Track cloud security incidents

When a public cloud that you use experiences a security incident, you'll want to know immediately whether it impacted any of your workloads.

This requires some effort. Unlike vulnerabilities in software applications and libraries, public cloud security incidents aren't systematically tracked in vulnerability databases. You also can't use automated scanning tools to determine whether your cloud services are affected by a security breach in the same way that you can use source composition analysis (SCA) tools to scan application components.

You can, however, read the news or follow the security blog of your cloud provider (like this one from AWS and this from Azure), which is probably your best bet for staying on top of public cloud security issues.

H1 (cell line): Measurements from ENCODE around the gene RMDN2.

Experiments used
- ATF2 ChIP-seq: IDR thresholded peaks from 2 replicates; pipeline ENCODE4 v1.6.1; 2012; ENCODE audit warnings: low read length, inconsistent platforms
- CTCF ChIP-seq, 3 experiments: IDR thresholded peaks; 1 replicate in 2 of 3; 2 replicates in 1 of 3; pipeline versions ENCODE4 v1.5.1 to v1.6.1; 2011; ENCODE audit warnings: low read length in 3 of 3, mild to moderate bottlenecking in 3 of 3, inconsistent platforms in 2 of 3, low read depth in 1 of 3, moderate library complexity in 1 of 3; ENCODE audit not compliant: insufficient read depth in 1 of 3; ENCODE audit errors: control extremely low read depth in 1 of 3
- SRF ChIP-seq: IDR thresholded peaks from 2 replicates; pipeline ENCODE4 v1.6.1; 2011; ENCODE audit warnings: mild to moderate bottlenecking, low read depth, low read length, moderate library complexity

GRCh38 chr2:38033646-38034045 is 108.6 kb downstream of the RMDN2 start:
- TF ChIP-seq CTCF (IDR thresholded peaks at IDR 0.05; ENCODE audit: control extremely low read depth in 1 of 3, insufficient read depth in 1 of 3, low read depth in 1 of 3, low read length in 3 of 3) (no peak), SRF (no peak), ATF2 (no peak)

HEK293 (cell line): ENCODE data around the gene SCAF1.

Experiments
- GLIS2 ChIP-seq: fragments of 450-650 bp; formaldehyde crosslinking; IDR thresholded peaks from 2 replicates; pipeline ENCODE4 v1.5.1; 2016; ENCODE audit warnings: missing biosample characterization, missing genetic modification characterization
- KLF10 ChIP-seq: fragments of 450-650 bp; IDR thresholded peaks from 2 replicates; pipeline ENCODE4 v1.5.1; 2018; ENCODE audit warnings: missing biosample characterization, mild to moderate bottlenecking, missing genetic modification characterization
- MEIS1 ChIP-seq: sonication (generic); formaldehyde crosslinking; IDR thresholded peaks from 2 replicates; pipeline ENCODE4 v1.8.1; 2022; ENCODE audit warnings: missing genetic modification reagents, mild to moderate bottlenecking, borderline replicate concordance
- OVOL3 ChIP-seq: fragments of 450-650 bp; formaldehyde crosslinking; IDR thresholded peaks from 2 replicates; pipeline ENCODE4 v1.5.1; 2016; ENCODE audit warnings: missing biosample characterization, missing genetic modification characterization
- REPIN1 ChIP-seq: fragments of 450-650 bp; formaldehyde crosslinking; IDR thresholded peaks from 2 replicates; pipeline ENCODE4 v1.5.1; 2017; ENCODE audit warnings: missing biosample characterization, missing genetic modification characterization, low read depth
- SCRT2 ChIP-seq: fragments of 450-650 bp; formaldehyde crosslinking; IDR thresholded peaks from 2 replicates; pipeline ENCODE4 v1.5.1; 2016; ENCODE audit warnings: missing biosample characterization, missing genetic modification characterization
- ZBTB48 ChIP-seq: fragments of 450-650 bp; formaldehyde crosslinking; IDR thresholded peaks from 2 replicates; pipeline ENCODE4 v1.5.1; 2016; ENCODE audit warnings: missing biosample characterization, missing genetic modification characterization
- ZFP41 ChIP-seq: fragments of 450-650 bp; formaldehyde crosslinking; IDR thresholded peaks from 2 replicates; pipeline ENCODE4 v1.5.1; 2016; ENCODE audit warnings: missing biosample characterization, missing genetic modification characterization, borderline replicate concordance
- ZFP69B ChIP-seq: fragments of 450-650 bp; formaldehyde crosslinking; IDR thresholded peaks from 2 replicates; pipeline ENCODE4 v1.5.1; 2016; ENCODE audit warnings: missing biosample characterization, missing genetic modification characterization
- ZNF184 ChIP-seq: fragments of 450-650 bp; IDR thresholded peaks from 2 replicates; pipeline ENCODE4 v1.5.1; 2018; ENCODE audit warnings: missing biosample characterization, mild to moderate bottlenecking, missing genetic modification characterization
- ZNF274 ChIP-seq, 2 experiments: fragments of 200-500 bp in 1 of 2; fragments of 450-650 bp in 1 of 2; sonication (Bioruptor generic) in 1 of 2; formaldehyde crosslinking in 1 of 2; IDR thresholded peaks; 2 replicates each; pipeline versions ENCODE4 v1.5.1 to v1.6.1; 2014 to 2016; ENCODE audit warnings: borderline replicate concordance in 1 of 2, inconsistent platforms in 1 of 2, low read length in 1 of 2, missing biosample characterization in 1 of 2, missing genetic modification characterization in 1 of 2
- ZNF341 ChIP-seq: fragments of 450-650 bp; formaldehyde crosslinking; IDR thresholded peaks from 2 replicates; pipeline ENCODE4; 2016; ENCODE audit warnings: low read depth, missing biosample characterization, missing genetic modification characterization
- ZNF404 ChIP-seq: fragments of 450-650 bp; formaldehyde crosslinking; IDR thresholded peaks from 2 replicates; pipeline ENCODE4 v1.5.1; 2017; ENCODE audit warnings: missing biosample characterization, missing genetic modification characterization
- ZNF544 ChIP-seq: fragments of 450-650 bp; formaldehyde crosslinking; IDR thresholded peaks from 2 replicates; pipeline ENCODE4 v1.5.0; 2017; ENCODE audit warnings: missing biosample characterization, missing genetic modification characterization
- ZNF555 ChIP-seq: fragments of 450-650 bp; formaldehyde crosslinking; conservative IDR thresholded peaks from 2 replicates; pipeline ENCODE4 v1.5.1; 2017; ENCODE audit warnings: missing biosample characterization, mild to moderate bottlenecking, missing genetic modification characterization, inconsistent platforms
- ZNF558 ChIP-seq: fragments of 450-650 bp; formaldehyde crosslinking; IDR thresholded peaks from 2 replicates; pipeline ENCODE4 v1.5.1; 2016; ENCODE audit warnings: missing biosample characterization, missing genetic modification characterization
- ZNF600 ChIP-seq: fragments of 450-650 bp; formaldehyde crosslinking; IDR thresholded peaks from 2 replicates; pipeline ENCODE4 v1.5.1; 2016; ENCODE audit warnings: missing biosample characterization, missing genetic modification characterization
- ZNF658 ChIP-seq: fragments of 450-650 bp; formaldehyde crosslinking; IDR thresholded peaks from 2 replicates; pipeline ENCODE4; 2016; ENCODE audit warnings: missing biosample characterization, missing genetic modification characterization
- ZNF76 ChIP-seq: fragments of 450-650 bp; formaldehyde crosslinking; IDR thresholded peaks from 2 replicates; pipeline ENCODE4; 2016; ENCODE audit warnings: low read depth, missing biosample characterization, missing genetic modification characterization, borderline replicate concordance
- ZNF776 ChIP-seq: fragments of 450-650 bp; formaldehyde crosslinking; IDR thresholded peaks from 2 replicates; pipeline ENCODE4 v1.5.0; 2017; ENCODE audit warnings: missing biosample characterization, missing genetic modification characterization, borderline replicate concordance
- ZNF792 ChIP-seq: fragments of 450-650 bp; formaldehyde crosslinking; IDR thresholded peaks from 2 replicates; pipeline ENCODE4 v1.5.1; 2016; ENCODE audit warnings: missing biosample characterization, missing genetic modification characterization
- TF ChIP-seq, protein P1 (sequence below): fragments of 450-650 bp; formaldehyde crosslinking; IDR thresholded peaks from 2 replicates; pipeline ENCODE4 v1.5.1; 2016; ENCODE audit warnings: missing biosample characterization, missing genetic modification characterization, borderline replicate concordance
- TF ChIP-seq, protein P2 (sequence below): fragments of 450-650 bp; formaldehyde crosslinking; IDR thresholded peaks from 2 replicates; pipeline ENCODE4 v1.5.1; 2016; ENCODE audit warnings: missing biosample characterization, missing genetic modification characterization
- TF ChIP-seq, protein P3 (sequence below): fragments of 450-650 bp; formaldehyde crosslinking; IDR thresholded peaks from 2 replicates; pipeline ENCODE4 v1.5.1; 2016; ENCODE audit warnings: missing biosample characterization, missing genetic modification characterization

Conclusion: Remember the Cloud When Securing Your Software Supply Chain

The cloud's place within software supply chains may be ambiguous. But the impact of cloud security issues on your business's IT security is not. When you make plans to assess and secure your software supply chain, don't leave the cloud on the sidelines.

About the Author(s)

Christopher Tozzi

Technology analyst, Fixate.IO

Christopher Tozzi is a technology analyst with subject matter expertise in cloud computing, application development, open source software, virtualization, containers and more. He also lectures at a major university in the Albany, New York, area. His book, “For Fun and Profit: A History of the Free and Open Source Software Revolution,” was published by MIT Press.